Last year Apple purchased Primephonic, a classical music streaming service. Classical music doesn’t play well with a lot of music apps because the track titles are different from most other kinds of music (e.g., you often have multiple "artists" on one track when you consider composers, conductors, and soloists). Primephonic and another app called Idagio (described below) were built for the idiosyncrasies of the genre. Apple plans to bring some of Primephonic’s features to the Apple Music app, which could make it an excellent choice for fans of classical music. Apple says it’s also launching a stand-alone classical app, but it hasn’t revealed details yet.

    Cons: The desktop app for Windows computers is a little clunky. But you can listen to Apple Music in a browser for a more streamlined experience.


    Price: Idagio is a classical music streaming service that costs $10 per month. Idagio also has a free ad-supported tier with 2 million songs, and students can get 50 percent off. There’s a free two-week trial period so that you can try the service before you commit.

    For $29.99 per month you get access to Idagio’s exclusive online concerts, which sometimes feature leading performers. (There’s also a big discount for an annual membership.)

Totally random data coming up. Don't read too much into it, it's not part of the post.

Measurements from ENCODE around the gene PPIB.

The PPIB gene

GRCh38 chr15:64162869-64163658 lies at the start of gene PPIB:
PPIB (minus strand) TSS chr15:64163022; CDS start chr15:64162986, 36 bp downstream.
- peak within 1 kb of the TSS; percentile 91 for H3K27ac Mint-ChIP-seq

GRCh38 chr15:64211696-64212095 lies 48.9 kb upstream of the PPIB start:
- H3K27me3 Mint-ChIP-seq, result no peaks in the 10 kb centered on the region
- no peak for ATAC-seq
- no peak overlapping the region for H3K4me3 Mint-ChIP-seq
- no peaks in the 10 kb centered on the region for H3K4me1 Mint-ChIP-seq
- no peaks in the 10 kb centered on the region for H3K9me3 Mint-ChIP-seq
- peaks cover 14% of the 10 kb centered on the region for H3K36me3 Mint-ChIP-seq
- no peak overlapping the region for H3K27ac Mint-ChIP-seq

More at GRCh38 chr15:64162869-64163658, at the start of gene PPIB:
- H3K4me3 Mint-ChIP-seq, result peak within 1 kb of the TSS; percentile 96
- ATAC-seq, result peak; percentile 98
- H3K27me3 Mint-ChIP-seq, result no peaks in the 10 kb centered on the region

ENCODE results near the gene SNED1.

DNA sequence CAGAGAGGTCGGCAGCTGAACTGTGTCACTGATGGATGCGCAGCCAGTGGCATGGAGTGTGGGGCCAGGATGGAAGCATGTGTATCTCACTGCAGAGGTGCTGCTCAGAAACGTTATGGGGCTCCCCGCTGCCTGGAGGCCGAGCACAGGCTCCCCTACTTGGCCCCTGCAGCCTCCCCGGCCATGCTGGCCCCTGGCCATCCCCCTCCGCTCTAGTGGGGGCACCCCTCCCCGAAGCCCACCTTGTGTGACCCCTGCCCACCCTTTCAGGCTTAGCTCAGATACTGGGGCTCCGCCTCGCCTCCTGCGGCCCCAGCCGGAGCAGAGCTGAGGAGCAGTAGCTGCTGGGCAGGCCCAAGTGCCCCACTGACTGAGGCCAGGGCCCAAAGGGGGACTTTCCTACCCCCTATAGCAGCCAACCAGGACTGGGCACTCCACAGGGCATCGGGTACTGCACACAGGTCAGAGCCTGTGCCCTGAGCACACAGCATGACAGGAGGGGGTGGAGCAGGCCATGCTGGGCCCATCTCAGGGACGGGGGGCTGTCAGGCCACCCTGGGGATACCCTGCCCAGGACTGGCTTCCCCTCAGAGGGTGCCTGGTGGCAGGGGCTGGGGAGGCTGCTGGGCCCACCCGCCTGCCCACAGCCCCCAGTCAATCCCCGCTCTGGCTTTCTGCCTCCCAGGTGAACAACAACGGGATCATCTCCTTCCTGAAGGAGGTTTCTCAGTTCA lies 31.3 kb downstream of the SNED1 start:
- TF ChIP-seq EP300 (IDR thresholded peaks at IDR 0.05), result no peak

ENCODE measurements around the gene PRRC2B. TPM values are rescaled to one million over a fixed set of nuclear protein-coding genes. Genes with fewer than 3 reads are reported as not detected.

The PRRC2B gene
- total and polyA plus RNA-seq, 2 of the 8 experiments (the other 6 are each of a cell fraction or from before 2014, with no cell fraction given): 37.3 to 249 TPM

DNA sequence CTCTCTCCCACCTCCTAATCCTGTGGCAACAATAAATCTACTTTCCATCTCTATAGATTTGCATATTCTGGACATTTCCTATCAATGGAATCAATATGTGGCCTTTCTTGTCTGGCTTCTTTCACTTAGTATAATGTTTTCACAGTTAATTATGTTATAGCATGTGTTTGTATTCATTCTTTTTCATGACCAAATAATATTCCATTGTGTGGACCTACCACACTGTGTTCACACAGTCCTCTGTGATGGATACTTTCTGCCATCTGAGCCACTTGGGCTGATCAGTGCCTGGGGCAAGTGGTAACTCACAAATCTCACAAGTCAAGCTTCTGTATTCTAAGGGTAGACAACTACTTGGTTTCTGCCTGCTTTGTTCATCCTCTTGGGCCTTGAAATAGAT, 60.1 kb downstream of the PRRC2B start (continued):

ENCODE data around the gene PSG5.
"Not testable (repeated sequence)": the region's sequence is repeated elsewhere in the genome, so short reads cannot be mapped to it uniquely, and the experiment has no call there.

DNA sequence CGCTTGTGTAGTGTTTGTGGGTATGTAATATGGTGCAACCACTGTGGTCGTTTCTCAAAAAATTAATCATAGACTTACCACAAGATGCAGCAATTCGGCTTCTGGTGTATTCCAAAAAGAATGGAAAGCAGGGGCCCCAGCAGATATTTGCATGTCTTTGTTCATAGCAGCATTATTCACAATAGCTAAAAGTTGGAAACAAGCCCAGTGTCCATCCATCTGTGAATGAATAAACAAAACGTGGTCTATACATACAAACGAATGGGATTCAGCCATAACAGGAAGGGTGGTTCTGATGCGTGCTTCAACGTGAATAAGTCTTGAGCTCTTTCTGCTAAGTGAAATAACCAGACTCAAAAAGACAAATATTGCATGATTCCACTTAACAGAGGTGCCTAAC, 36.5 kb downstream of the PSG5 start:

You’ll get a better deal if you sign up using a web browser. If you sign up through the app, some of the price tiers listed above come with fewer features.

    Who it’s best for: Fans of classical music and those who want to explore the genre.

    Pros: Idagio is built to suit the idiosyncrasies of the classical world. It can be hard to find your favorite recording of a beloved Rachmaninoff concerto on more mainstream services because of the complicated way tracks have to be named. On Idagio, the search tools handle the naming conventions of classical tracks with ease. You can also just expect to find a bigger classical selection.

    Idagio also has a number of browsing tools, such as curated playlists and the option to sort by various instruments. Streaming high-quality audio files is another perk that may be free, depending on how you subscribe (see above).

    Cons: Idagio doesn’t have any other genres, but for now, it’s is the best choice for classical music purists. However, it might be hard to justify paying for a separate service in the near future. Apple Music just purchased Primephonic, a classical music service and Idagio competitor. Apple plans to launch a classical music service, and soon you might get some of the same features Idagio offers right in the Apple Music app.